Saudamini Deo: Over Hussain’s Mansion

Or How Reading Agha Shahid Ali Changed the Way I Write

Agha Shahid Ali by Stacey Chase, 1990. Source: thecafereview.com

“In the Name of the Merciful” let night begin.

I must light lamps without her – at every shrine?
God then is only the final assassin.

(from God)

On a hot summer afternoon, I find out that the eighth world of Super Mario Bros. is laid out like a labyrinth. The earlier seven Bowsers that have been killed were false bowsers. The real Bowser must be found and defeated in this last world. It is almost impossible to find a way out of the dark underground with dangerous Koopa Troopas keeping a careful watch, Goombas that must be trampled upon, and a sea of lava flowing beneath – at the end of which stands the ultimate enemy. The king of the kingdom possesses immense strength, is almost indestructible, and has mastered the occult arts. He almost always conspires against Mario but in the RPG series he occasionally collaborates with Mario to defeat evil greater than himself.

“Who is god?” my grandmother reads aloud from a newspaper at a distance while peeling baby potatoes.

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𝐹𝑜𝓊𝓃𝒹 Wet-thighed

In the yellow time of pollen, in the blue time of lilacs,

in the green that would balance on the wide green world,

air filled with flux, world-in-a-belly

in the blue lilac weather, she had written a letter:

You came into my life really fast and I liked it.

 

When we let go the basket of the good-luck birds

the sky erupted open in the hail of its libation;

there was a gap and we entered it gladly. Indeed the birds

may have broken the sky and we, soaked, squelched

in the mud of our joy, braided with wet-thighed surrender.

 

In the yellow time of pollen near the blue time of lilacs

there was a gap in things. And here we are.

The sparrows flew away so fast a camera could not catch them.

The monkey swung between our arms and said I am, hooray,

the monkey of all events, the great gibbon of convergences.

 

— from “Totem Poem” by Luke Davies

𝐹𝑜𝓊𝓃𝒹 Leaving

I beg for haven: Prisons, let open your gates—

A refugee from Belief seeks a cell tonight.

 

God’s vintage loneliness has turned to vinegar—

All the archangels—their wings frozen—fell tonight.

 

Lord, cried out the idols, Don’t let us be broken;

Only we can convert the infidel tonight.

 

Mughal ceilings, let your mirrored convexities

multiply me at once under your spell tonight.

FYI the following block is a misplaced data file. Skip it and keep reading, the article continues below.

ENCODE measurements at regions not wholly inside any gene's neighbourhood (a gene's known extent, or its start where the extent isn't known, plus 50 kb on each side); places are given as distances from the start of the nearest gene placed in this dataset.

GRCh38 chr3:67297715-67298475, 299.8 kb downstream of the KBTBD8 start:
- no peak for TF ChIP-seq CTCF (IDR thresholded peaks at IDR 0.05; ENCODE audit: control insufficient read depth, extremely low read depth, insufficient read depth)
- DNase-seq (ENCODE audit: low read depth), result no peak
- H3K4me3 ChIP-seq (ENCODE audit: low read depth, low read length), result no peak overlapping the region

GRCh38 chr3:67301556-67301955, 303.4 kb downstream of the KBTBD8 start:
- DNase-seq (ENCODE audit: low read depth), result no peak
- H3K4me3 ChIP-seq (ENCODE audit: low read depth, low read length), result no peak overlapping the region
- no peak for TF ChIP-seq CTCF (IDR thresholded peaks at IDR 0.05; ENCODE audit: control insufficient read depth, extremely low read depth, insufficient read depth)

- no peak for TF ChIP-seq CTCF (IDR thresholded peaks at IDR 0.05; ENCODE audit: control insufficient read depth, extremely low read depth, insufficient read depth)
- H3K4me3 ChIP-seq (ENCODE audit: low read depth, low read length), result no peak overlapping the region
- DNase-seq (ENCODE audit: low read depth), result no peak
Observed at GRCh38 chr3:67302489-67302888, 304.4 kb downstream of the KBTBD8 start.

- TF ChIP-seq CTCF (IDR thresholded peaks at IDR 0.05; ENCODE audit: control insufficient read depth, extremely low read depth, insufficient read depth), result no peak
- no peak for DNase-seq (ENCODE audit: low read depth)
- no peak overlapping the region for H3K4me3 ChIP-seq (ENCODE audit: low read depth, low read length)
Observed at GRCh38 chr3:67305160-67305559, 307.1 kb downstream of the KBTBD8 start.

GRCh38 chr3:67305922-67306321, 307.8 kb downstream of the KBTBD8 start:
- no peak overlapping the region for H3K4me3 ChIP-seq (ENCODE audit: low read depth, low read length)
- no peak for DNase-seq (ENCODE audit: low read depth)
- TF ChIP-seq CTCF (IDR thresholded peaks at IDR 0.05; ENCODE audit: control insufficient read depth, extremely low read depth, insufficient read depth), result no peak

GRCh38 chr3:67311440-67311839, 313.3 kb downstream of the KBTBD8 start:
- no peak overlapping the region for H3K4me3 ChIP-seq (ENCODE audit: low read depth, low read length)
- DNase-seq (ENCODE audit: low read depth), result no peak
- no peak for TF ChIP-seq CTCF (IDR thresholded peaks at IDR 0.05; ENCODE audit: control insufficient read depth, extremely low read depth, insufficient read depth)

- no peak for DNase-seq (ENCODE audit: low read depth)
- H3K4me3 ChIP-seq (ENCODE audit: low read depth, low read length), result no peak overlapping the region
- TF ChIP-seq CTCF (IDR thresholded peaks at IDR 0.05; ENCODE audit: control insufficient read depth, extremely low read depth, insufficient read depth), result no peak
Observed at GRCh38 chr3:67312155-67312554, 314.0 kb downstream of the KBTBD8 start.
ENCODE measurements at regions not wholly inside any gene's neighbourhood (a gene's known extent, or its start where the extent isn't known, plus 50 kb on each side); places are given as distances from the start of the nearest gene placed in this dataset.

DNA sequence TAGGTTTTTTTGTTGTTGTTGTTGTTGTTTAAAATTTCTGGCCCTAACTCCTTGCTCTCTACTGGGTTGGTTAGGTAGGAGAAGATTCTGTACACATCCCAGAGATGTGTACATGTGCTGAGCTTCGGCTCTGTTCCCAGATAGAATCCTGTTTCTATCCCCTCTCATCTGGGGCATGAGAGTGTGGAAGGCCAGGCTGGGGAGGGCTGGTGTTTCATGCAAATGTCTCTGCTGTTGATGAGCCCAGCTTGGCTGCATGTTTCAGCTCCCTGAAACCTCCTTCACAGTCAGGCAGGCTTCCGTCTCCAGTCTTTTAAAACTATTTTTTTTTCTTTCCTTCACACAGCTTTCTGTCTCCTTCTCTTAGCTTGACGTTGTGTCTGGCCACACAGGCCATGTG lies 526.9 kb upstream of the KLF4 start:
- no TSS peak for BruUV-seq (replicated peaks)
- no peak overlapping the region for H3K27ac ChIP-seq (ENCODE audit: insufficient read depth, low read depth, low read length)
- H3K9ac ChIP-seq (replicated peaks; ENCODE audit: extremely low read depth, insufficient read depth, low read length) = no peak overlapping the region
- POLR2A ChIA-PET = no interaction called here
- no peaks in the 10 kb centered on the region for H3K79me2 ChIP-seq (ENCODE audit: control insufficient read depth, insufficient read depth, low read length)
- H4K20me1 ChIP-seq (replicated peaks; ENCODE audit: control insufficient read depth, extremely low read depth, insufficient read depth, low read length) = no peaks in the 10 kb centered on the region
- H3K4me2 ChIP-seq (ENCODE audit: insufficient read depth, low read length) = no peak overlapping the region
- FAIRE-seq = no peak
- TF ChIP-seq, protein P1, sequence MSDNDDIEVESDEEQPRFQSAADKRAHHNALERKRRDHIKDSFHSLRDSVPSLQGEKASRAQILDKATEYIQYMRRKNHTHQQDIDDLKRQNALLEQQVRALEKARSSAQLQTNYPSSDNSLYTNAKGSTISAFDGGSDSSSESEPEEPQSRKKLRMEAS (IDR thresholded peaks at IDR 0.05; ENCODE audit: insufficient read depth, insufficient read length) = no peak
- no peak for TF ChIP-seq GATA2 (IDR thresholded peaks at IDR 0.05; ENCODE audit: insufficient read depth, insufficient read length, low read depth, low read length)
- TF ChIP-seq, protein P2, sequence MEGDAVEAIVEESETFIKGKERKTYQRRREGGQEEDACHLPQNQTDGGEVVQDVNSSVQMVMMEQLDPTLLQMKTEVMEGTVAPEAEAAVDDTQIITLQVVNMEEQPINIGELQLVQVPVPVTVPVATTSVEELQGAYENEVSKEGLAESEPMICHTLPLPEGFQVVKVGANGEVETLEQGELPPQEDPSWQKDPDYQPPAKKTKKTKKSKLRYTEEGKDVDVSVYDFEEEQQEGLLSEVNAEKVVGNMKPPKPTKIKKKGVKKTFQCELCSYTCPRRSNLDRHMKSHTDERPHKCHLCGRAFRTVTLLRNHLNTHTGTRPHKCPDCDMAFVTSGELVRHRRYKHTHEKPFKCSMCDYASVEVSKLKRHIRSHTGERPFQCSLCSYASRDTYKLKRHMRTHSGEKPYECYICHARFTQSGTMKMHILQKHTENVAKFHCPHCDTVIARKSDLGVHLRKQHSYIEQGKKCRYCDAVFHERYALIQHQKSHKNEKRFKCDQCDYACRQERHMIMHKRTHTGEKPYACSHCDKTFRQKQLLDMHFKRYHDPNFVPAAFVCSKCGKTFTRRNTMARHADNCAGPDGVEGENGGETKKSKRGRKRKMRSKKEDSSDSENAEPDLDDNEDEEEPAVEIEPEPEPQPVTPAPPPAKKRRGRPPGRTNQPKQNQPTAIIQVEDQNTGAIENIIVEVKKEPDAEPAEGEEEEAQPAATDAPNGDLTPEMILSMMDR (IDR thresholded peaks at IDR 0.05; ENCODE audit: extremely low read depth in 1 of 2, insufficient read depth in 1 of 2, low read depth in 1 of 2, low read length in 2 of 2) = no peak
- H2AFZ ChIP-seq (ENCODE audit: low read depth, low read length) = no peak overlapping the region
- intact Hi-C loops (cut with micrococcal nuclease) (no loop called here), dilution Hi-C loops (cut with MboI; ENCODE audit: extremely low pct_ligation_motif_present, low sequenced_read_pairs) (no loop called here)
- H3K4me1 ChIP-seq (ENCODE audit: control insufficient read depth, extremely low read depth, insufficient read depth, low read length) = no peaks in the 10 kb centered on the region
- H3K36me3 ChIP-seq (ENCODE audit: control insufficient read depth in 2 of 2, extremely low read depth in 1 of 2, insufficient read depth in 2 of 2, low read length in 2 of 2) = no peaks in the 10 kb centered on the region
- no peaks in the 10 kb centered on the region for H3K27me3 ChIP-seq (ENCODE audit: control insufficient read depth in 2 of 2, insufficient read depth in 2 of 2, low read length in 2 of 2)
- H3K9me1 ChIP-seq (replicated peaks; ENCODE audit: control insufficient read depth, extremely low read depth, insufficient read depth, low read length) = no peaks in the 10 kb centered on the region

He’s freed some fire from ice in pity for Heaven.

He’s left open—for God—the doors of Hell tonight.

 

— from “Tonight” by Agha Shahid Ali

 

2003

Shipping Traffic: Youssef Rakha in Robin Moger’s Translation

The grey ships come from the north,

The snow-white ships come from the pole,

The ships of the south are all broken down.

O Harbourmaster sitting on the cloudbanks,

O Harbourmaster walking on the water,

Tell those leaping on the equator line

How their flesh might turn to wood,

How their bones might turn to steel,

Until from out their bodies comes a ship

Its black pushing through the swell.

The Unnamable Remains: Yasmine Seale translates Qasmuna bint Ismail

The Blood Moon from a 19th-century Thai manuscript, MS15760 at the British Library. Source: blogs.bl.uk

It is said that Qasmuna’s father, Ismail, enjoyed improvising verse with her. One day he said: ‘Finish this poem’.

I had a friend whose rare delight,

Though it rewarded care with spite,

Itself exonerated.

Qasmuna thought for a moment and replied:

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They Killed for Love: Michael Lesslie in Conversation with Maan Abu Taleb

José Luis Cuevas, Macbeth, 1987. Source: 1stdibs.com

One of my favourite insults to the person of Macbeth comes towards the end of the play, when the aggrieved Macduff calls out to him: “Turn, hellhound, turn!” It is a testament to Shakespeare’s prowess that even after we’ve witnessed all the atrocities committed by Macbeth, the line jars. “He’s not a hellhound!” one feels like shouting back. The insult agitates us. By then we had already tried to alienate ourselves from Macbeth and his deeds, but we’re too intimate with the depths of his anguish to do so, an anguish not mysterious and beyond our grasp, like Hamlet’s. Macbeth is well within our understanding, his dilemma is laid bare for us to ponder and weigh.

The suggestion that in reading Macbeth there are things to be learnt about Bashar al Assad, Saddam Hussein, or al Qathafi, is often laughed to scorn whenever I dare mention it in polite company. It is generally assumed that the characters of these men do not rise to the complexity and elevation of a Shakespearean villain, as if villainy excludes finesse. I am told they are mere butchers, with no depth of feeling or capacity for insight. Yet it is exactly that, insight, that I feel the likes of Saddam have, and which allows them to reign in terror for such elongated periods. One can hate Saddam and everything he stood for, but can we in good faith dismiss him as a brute, or deny his sophisticated methods of intimidation? A viewing of the Al Khold Hall footage – where Saddam solidified his grip on power by effectively staging a play, one where murder was unseen, like Macbeth, but real – demonstrates Saddam’s credentials as a connoisseur of terror. His methods of breaking the wills of men require nothing less than a terrible talent.

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